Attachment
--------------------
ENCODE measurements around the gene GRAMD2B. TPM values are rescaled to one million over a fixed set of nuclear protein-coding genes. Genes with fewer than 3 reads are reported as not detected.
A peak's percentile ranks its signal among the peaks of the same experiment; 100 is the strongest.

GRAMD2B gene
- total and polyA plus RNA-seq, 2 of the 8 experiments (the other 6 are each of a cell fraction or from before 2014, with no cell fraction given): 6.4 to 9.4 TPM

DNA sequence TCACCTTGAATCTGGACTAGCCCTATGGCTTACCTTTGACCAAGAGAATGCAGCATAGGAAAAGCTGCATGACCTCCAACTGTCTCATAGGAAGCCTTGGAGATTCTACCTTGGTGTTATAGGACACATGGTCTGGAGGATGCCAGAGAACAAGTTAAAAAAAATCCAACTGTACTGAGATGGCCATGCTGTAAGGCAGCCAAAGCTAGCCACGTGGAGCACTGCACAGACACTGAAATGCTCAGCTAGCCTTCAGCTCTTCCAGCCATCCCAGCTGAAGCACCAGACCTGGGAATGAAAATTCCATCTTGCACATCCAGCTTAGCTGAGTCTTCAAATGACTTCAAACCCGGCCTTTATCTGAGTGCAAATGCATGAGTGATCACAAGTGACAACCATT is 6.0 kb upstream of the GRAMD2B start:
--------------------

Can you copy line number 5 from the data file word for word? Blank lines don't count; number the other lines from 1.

DNA sequence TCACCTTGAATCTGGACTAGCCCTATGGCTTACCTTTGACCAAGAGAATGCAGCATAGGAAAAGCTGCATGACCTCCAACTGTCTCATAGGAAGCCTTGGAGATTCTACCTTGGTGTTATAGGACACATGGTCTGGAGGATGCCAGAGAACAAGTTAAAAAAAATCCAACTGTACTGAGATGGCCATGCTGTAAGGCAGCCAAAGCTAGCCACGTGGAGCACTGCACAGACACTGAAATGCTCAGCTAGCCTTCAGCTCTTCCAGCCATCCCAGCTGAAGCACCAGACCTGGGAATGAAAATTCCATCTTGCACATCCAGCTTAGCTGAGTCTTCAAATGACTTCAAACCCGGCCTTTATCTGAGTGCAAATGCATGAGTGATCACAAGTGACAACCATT is 6.0 kb upstream of the GRAMD2B start: